For the most part, Harry’s real estate auctions have led to successful closings — with generally happy buyers and happy sellers.
However, the last two of Harry’s real estate auctions have been less successful. In fact, both resulted in the same outcome: the high bidder refused to sign the purchase contract.
Why is this important? Because the Statute of Frauds dictates that sales of real property are only enforceable if memorialized in writing. In other words, without a signed purchase contract, there is no enforceable contract to purchase — suggesting the word, “Sold!” isn’t enough.
Although Harry is familiar with Samuel Williston’s writings on this subject, which we wrote about some time ago, he is hesitant to sign “for the buyer” in such instances:
On the contrary, Harry has another idea. He will “obligate” the backup bidder to be deemed the winning bidder if the true winning bidder refuses to sign the paperwork. Of course, Harry will get his seller’s consent for this policy … in writing.
For instance, at an auction Harry held last Saturday, there were essentially two bidders at the point the price reached $500,000: Richard and Carter. Richard bid $550,000 and Carter bid $575,000. Richard bid $585,000 and Carter bid $600,000. After no further bids, Harry said “Sold!” to Carter.
Carter then refused to sign the purchase contract citing that he understood the property included an additional five acres to the north. Harry told Carter that the terms were clear that the property offered only included 63 acres, not 68 acres. Nonetheless, Carter walked away.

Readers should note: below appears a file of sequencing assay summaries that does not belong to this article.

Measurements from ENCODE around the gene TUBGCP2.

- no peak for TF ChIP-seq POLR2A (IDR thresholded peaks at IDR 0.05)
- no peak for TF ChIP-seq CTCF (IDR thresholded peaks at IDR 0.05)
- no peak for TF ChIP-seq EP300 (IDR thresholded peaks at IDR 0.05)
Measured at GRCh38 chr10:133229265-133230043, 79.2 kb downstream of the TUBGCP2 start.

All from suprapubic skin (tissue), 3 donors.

Under Harry’s new plan, he would have told Richard that his prior bid of $585,000 would be deemed the winning bid if Carter refused to sign the paperwork at his high bid of $600,000. On the other hand, if Carter signed the paperwork at $600,000, then Richard would be relieved of his obligation.
Harry even thinks, “I wonder if I can ‘obligate’ the high bidder for the true high bidder amount?” In the prior Saturday auction, that would mean that if Carter refused to sign at $600,000, Richard would be obligated to sign for the $600,000 purchase price. Harry thinks probably not … so he stays with his original plan.
Harry changes his terms and conditions to reflect his new policy. He changes his auction listing contract as well, noting the seller grants Harry the right to obligate the backup bidder to sign if the high bidder refuses. Harry will have all bidders acknowledge this new policy upon registering.
At Harry’s next auction all these new policies are in place. Harry even announces that, “All bidders are here put on notice that if the high bidder refuses to sign, the backup bidder will then be deemed the winning bidder.”
This auction is for 160 acres (the NW 1/4 of Section 17, Harris Township.) Harry is expecting about $7,000 per acre, or a final bid price of about $1,100,000.
Here we present two possible troublesome scenarios: